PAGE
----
I want to bring Islwyn Ffowc Elis's amazingly far-sighted novel to a new audience, hoping that they will be inspired to make Wales the amazing country that we all know it can be.
1957 was a bleak year in Wales. The steady decline in the use of the Welsh language, and in the status of Welsh culture and tradition more generally - which had been going on for at least 150 years - continued apace, while the economy, dominated by labour-intensive heavy industries, still lagged behind the rest of the UK.
The formation of Plaid Cymru in 1925 had seemingly done little to arrest it. Gwynfor Evans’ stunning victory in the 1966 Carmarthen by-election was 9 years away. Anything to do with being Welsh was firmly associated with the past. It might have been a romantic past or a benighted past, depending on one’s point of view; but nevertheless it was a past which was unlikely ever to be revisited.
To sit down and write a novel imagining a distinctively Welsh future, 75 years hence, was incredibly subversive and took real originality. Yet that's precisely what Islwyn Ffowc Elis, already regarded as one of the pre-eminent Welsh-language novelists of the 20th Century, did.
Although the novel is known of outside Wales (see for example the American comic strip in the title picture), until now no-one has ever translated it into English in its entirety. Having previously made a translation of Daniel Owen's classic 19th Century novel, 'Rhys Lewis', I have now completed a translation of Wythnos yng Nghymru Fydd.
The translation was made with the permission of Elis's estate, and it was originally hoped that Gomer would be able to publish it. However, Gomer has since pulled out of the English-language publishing market, and so I have teamed up with the publisher of Rhys Lewis - Brown Cow Books of Mold - to bring Elis's book to market.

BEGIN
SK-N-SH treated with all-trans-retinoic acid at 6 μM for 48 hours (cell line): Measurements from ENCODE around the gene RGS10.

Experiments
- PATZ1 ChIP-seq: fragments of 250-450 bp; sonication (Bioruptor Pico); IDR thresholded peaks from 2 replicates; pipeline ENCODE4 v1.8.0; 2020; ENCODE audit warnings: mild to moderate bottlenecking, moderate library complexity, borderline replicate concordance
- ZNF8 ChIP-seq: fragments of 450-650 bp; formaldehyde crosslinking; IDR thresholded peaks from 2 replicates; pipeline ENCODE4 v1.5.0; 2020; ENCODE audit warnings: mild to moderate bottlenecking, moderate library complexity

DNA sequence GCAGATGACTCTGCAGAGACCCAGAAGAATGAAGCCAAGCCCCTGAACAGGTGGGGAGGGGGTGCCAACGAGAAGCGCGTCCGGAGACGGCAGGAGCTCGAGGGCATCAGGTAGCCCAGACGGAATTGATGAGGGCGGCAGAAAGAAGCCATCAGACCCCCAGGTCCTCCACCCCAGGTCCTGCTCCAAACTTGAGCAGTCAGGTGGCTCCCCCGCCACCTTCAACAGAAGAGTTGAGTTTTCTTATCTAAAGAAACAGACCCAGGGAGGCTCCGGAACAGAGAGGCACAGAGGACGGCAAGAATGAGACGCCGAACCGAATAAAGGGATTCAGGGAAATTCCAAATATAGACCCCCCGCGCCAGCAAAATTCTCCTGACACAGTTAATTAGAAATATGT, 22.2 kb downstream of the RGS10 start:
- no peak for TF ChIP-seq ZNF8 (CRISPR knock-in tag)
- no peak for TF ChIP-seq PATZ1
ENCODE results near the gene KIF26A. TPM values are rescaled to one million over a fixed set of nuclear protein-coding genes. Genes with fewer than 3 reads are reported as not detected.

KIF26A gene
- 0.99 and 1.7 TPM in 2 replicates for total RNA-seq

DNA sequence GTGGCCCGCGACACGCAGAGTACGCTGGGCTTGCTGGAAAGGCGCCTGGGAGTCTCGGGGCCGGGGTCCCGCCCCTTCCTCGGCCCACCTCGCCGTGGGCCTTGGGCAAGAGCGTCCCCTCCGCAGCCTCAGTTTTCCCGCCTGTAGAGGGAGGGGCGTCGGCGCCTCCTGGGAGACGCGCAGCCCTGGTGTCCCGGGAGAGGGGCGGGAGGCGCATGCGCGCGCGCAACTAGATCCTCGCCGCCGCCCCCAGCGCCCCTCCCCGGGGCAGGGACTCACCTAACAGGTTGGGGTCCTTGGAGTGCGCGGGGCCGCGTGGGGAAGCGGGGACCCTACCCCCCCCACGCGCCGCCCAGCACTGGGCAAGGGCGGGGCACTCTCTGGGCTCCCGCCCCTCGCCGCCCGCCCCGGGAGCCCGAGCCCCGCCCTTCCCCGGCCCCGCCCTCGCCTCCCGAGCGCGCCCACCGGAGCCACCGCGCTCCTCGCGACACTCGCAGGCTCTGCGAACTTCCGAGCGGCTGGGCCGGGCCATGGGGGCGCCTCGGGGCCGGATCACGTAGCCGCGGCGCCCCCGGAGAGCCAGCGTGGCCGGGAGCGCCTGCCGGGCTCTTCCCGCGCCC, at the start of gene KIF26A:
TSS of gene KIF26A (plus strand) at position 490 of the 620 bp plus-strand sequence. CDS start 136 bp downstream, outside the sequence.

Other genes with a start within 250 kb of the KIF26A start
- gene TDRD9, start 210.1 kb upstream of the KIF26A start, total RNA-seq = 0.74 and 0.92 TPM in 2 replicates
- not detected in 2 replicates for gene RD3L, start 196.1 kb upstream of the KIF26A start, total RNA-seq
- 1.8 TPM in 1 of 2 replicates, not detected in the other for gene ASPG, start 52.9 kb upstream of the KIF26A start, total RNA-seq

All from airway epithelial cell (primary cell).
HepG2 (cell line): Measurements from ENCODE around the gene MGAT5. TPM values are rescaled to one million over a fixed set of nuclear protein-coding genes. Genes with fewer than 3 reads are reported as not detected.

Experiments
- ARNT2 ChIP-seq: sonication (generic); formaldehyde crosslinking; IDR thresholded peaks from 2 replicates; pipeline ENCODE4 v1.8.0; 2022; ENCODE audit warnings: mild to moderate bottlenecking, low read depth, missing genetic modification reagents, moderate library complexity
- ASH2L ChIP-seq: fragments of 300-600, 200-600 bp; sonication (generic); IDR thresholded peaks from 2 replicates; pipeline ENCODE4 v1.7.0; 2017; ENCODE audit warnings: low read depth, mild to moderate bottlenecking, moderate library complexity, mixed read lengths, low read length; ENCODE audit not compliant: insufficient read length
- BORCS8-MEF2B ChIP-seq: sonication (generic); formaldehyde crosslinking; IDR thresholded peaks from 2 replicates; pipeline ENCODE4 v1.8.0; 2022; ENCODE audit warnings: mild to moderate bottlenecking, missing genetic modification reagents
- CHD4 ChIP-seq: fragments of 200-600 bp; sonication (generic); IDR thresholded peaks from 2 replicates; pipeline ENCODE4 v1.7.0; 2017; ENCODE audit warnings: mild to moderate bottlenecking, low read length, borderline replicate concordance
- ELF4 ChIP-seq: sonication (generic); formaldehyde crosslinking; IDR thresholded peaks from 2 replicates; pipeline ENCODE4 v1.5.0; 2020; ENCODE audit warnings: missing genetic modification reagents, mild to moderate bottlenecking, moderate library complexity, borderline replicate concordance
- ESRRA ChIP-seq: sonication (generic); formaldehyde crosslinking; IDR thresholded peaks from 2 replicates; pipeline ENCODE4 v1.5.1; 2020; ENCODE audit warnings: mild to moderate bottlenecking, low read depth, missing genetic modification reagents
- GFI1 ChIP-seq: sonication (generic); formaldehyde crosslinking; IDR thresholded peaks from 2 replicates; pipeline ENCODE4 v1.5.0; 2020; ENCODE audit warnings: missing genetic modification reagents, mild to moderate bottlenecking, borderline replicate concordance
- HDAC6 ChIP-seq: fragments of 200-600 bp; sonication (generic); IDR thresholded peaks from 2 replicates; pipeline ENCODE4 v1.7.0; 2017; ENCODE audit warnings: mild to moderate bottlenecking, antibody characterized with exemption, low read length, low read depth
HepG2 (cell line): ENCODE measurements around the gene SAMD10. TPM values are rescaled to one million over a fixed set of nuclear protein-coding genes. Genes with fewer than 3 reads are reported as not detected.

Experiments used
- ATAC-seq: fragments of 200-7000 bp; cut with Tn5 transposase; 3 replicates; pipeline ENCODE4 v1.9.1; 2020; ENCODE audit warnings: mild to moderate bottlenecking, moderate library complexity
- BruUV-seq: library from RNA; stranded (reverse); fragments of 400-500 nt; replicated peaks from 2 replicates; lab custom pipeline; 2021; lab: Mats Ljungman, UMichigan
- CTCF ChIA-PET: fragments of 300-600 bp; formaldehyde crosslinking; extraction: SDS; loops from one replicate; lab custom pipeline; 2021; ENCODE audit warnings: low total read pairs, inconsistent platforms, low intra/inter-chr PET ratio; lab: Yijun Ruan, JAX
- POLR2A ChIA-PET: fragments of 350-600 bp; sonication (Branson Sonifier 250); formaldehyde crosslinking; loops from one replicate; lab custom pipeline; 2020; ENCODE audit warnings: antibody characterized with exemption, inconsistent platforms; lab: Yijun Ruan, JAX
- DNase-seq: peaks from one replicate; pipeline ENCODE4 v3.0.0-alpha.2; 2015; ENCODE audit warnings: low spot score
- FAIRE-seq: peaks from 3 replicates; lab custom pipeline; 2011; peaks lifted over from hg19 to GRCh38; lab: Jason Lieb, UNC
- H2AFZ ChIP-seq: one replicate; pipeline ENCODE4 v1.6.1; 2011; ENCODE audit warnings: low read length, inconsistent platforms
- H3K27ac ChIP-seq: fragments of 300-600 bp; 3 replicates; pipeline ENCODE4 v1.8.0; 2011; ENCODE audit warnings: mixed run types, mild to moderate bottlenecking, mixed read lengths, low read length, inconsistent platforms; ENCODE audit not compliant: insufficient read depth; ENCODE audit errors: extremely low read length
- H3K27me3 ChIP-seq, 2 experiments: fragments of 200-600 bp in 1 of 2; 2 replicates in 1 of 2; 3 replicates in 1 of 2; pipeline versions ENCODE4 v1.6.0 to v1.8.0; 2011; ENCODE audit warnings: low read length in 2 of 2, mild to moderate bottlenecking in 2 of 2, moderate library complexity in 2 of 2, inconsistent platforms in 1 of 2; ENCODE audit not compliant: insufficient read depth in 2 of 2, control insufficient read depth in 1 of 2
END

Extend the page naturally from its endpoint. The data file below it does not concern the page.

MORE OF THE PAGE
Elis's book imagines two possible futures for Wales in the year 2033. In the first, Wales is a prosperous independent country, fully bilingual, startlingly cosmopolitan, and at ease with itself. In the second, the country has to all intents and purposes ceased to exist, its population moved off the land to a crime-infested strip along the south coast while the rest of what was once Wales is plundered for its resources of woodland and water.
With 14 years to go before the time that Elis imagined, there is still everything to play for. The Welsh independence movement is stronger than it's been for centuries; while at the same time there are those who look hungrily at our land and see it as nothing but a giant carbon sink for England's economy, fit only to be wooded over or covered in windfarms while its people are cleared away. Either of the outcomes that Elis imagined could still take place.
The funds sought through this project will be used to publish the translation, under the title 'A Week in Future Wales', and bring it to the largest audience possible at this critical time in our country's history. The hope is that it will inform the choices that people will make in the run-up to the 2021 Senedd elections, pushing independence even higher up the agenda than it is already.
Any surplus funds, and any proceeds from book sales, will be donated to the "Yes Cymru" campaign for Welsh independence. To provide complete transparency, all funds associated with the project will go through the books of the not-for-profit company that I've set up specifically for this project, which I've called "Ifan Powell Limited" after the hero of the book.